Posted: February 22, 2010
(Day 6 of fashion week)
A freelance journalist at the tents in Bryant Park is telling me he's writing a piece about the influx of bloggers in fashion. When he says the words 'influx' and 'bloggers' he flinches as if he's being force fed a Big Mac.
I know what's coming: Bloggers are ruining the industry/There's always someone in the front row with a digital camera nowadays/ They're doing the 'proper journalists and photographers' out of a job. Blah Blah Blah. Blog Blog Blog.
Cut to six hours later and I am at a fashion blogging seminar in Chelsea. It's filled with lots of twentysomething girls hammering away on their laptops, tweeting on their blackberries or being horribly Luddite and exchanging actual business cards. There is some great outfit spotting, just like at the tents, except here it's more vintage than DVF.
Bryant Park bitchiness has been replaced by bloggers bonding. There's camaraderie instead of competitiveness. Of course- there is room for everyone on the internet; good, bad and mediocre.
We all await the arrival of a group of supperbloggers, including Bryan Boy and regular irritant of the traditional fashion press Tavi. She recently rubbed Grazia editors up the wrong way by not only getting a seat in front of them at the Dior couture show in Paris but blocking their view with her giant Philip Treacy hat.
I should mention that Tavi is just 13.
These nobodies turned somebodies are gods here-the equivalent of Carine Roitfeld and Anna Wintour turning up to address a bunch of 'proper journalists'.
My fashion week partner is the first to spot Tavi's arrival. She is standing unassumingly at the back of the hall with her Mum. They look similar and are wearing the same glasses, expect Mrs Gevinson looks like she shops at Walmart. They both have an air of Deirdre Barlow from Coronation Street, although Tavi with her blue rinse actually a bit more like Deirdre's mother Blanche. Or how I imagine Blanche would appear if she was styled by Patricia Field in Amsterdam on a bad acid trip.
Then, just before it all begins Tavi's Mum takes her seat-right next to my fashion week partner. We both dive straight in, confirming who she is and then questioning her furiously.
Annoyingly she doesn't say anything controversial like Tavi is really a midget granny in disguise or that she secretly shops at Walmart too and Joanna Coles is her ghost writer. She is even media savvy enough stop and ask at one point ''Is this an interview?"
It's at that stage I stop myself and remember that as a news journalist I used to interview cabinet members, police chiefs and pop stars and here I am getting excited about a possible scoop with the mother of a tweenage blogger.
In the hour Q and A with the panel Tavi turns out to be sweet and articulate and disappointingly lacking in pretension. Bryan Boy makes everyone laugh and keeps his wraparound star trek glasses on the whole time. Susie Bubble is passionate about the politics of it all (She's a Brit so I wonder if she has any Dairy Milk in her bag). Phil the Street Peeper sees himself as more of a photographer than a blogger (he is, his pics are beautiful) and Lauren Sherman from my personal favourite site fashionista.com reveals she is in fact a 'proper journalist' and use to work in news. I knew it. She wrote a great piece recently on the fact that designers actually pay celebs to be in the front row.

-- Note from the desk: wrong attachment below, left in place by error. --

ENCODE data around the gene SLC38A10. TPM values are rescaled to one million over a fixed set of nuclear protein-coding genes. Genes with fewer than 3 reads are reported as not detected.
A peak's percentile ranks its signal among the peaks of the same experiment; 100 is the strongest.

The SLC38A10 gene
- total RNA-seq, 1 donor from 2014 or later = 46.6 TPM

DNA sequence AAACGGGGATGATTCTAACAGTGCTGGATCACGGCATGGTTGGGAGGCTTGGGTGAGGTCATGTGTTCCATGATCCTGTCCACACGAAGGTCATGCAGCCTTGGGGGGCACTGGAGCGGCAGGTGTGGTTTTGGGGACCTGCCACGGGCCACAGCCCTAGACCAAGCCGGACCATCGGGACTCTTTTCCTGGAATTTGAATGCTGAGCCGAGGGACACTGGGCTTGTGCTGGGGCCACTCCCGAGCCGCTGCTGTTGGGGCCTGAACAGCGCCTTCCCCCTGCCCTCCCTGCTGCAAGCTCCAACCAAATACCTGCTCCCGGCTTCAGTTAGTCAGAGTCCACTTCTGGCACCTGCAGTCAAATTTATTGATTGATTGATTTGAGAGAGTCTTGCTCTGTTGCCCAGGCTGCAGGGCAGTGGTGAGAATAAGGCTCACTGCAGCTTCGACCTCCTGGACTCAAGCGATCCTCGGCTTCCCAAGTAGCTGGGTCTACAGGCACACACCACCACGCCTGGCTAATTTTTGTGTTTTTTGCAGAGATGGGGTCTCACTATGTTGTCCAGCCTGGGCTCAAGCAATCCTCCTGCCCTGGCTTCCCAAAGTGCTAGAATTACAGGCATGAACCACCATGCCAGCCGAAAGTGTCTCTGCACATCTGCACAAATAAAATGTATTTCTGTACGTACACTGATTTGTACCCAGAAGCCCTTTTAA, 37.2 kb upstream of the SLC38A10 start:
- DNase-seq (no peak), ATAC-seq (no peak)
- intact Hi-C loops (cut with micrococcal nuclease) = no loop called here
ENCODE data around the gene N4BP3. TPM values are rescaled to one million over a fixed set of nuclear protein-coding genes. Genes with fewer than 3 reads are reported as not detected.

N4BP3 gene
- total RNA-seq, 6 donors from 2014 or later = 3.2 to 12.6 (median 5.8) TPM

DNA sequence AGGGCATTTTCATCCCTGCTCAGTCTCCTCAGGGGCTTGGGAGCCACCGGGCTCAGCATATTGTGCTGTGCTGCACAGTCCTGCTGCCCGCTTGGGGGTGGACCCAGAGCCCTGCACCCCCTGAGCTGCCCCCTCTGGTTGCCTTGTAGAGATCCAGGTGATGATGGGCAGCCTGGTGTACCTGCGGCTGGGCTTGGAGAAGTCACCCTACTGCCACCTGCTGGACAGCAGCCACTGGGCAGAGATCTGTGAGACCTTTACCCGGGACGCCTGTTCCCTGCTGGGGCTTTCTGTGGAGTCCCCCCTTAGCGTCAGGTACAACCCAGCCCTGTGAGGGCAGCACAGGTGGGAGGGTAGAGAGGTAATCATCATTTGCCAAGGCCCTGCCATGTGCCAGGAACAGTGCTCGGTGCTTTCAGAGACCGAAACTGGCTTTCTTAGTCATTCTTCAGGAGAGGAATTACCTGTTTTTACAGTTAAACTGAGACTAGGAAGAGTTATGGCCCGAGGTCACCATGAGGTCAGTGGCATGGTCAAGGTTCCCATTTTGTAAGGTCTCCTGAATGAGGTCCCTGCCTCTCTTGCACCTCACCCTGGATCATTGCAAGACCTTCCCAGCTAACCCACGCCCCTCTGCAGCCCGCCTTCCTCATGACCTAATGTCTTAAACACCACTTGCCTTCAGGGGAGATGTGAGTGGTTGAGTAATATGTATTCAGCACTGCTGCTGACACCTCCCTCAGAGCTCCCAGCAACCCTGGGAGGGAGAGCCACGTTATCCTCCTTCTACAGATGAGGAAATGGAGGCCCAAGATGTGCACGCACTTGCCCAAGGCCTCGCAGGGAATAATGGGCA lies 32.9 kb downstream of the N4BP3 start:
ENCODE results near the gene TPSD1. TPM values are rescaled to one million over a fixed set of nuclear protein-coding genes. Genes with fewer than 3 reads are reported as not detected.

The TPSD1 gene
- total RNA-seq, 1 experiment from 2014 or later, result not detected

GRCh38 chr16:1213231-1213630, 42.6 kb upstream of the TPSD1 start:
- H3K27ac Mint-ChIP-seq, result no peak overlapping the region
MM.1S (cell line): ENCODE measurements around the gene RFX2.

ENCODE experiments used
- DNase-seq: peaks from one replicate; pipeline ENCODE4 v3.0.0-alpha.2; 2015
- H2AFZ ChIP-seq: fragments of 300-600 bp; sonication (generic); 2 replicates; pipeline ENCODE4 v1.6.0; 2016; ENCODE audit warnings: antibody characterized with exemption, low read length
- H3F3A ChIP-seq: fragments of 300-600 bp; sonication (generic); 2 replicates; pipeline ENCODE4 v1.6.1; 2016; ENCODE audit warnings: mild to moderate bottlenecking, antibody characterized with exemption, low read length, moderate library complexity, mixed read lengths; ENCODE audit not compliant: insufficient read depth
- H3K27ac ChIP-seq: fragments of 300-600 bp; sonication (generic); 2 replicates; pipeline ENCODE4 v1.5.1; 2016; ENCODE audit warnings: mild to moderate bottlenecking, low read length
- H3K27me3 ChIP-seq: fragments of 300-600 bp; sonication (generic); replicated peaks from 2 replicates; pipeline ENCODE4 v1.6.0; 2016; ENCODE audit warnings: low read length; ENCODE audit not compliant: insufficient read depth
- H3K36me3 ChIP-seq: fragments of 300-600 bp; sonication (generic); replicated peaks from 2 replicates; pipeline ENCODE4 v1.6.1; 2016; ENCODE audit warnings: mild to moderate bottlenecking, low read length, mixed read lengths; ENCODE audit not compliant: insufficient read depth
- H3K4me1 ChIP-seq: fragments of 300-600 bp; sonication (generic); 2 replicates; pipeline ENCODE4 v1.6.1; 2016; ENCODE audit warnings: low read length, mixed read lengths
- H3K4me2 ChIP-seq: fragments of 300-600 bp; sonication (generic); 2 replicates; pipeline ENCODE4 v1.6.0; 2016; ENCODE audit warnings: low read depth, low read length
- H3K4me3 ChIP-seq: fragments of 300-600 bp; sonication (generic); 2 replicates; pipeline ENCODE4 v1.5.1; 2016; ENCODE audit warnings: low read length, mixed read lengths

The biggest topic is the Editors versus the Bloggers debate and how it's a fight perpetuated by the media. I'm not quite sure which media they all mean, but I assume they mean the one that's not them. The one that is still printed on actual stinkingly un-hip paper.
As a journalist and blogger, I'm not quite sure where I stand. Or sit. Which is usually what it all boils down to in the fashion world. Right now I sit next to Tavi's mother. Earlier I sat in a row with New York Times writer Lynn Yaeger and the head buyer for Harrods. As I may have mentioned (several times, possibly becoming a bit obsessed) it's all about where you sit, not stand in fashion.
Now the bloggers are getting into the front row it's got some of the cognoscenti pissed off. Who can blame them? After decades clawing my way up the shit splattered gilded fashion ladder, I'd be pissed off too.
The bloggers claim the editors are scared. They've shaken up the hierarchy and were gauche enough not to ask permission. People that read the blogs feel they might be able to be the next Susie Bubble, but they're not so sure they could, or evenwant to be the next Anna Wintour.
It's all about accessibility. The industry wants to stay elite, because it sells aspiration. But technology is forcing fashion industry change; several shows at NYFW have been streamed live on the internet and London is doing the same at every show- so now we can all have a seat in the front row. And in the midst of this is the cold hard finance-Magazines are struggling while everyone reads blogs for free. Which gives the kids more money to save up for a Tavi Rope scarf.
On this issue I'm not sure exactly where I sit. Or stand. So my stand is that I would like to sit on the fence.
If I remembered to RSVP properly.